It’s already later than you think
Recently I had the pleasure of meeting a patient that imparted the most beautiful wisdom to me about being in relationship. Relationship meaning all those people that we call family (whether blood related or not). She talked about the “plan” she and her husband of 20 years had for their life. Well, their “plan” was interrupted by his diagnosis with cancer and soon thereafter, his death. He was my age when he passed.
Some short time passed and she fell in love again and after four years with this lovely man, she came home to find him dead from a heart attack. In four short years, she lost two wonderful men. Now her mantra is “It’s already later than you think”.
Image the grief of loosing two partners that you dearly love. Her courage and wisdom inspired this blog because she touches a very profound wisdom teaching of being very grateful for the people we have in our lives in this moment as things are impermanent, changing and it’s always later than we think.
The reason I feel compelled to write this is because many of the patients I treat, tend to forget this very fundamental reality of life. That it’s impermanent, changing and at some given moment we take our last breath. Holding grudges, resentments, and casting blame, keep each of us from this truth that it’s always later than we think. There are daily tragedies we can read about in the paper or watch on TV to remind us that life has a tenuous quality to it. It slips away.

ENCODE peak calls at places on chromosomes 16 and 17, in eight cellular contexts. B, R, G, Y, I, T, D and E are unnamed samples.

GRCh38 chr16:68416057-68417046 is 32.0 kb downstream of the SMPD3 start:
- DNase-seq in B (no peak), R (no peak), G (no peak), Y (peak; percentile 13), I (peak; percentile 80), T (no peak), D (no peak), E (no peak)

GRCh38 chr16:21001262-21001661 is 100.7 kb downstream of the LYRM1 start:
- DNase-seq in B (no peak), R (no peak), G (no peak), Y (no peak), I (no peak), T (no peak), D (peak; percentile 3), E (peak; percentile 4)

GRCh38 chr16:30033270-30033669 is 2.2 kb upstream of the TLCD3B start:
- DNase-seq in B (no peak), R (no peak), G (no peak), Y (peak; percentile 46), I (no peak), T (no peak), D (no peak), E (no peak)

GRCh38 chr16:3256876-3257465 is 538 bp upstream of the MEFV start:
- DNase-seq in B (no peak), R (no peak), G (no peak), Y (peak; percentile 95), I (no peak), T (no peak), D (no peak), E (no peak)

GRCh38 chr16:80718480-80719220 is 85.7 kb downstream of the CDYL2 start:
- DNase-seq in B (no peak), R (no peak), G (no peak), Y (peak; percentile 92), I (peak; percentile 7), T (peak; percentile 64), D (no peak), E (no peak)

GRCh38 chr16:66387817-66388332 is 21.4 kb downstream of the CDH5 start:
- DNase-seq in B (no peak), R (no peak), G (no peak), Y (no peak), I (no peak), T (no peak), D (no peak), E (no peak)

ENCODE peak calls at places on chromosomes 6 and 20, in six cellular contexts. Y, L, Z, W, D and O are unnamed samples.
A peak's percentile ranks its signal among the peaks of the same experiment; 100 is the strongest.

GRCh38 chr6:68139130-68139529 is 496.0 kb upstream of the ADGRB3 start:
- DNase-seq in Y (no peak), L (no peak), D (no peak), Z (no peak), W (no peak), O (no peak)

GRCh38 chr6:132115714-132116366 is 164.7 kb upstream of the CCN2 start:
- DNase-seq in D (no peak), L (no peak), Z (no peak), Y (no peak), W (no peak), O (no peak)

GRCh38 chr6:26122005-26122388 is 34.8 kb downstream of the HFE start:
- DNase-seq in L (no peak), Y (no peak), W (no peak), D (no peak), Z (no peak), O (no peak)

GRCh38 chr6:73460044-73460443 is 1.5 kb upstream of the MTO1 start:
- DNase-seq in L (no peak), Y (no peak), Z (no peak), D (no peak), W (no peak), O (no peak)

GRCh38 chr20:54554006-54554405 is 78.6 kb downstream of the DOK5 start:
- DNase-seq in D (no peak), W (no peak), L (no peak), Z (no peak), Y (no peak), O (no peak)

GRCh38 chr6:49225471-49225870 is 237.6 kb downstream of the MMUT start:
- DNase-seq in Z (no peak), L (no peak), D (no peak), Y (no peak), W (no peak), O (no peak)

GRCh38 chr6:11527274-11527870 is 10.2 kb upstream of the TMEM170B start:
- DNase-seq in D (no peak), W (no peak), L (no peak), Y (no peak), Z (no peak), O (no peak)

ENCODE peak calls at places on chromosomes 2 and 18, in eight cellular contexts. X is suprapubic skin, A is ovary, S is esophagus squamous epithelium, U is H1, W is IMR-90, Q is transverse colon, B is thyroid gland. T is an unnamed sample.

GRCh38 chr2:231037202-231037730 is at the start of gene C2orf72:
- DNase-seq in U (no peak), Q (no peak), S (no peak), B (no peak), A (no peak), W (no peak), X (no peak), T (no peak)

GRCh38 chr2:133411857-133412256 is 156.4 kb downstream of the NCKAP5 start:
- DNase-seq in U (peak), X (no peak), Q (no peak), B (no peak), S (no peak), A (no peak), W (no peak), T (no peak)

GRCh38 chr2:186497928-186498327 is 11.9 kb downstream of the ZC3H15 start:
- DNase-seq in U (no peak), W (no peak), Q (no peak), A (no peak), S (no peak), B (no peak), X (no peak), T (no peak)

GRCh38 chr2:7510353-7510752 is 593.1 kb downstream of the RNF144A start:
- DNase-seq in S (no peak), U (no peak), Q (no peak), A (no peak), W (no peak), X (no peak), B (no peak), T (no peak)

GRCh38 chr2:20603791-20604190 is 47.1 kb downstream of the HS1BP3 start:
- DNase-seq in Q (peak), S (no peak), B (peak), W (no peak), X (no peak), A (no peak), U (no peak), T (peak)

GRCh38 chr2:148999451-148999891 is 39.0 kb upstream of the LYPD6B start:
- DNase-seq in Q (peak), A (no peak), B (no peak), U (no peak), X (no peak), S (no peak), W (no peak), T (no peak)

Remembering that the human condition reflects imperfections, flaws, fallibilities, yet it is exactly these qualities that hold a treasure. When we recognize such states arising within our relationships, be grateful. Be grateful, because life is asking you to expand and let go of our tendency to get angry, be resentful, judge, and criticize. Instead, breath because you still have the life force to do so (remember another person is taking their last) and think of all the good reasons this person, that you call “family”, is in your life.
Life is short and it’s always later than you think. Be wise with your mind and practice gratitude for your family. It doesn’t mean it’s easy, but it does mean that you will feel good about your life and should the inevitable impermanence of life wonder upon your doorstep, you know you can greet it with humility and not regret. Be present. Be alive. Be grateful.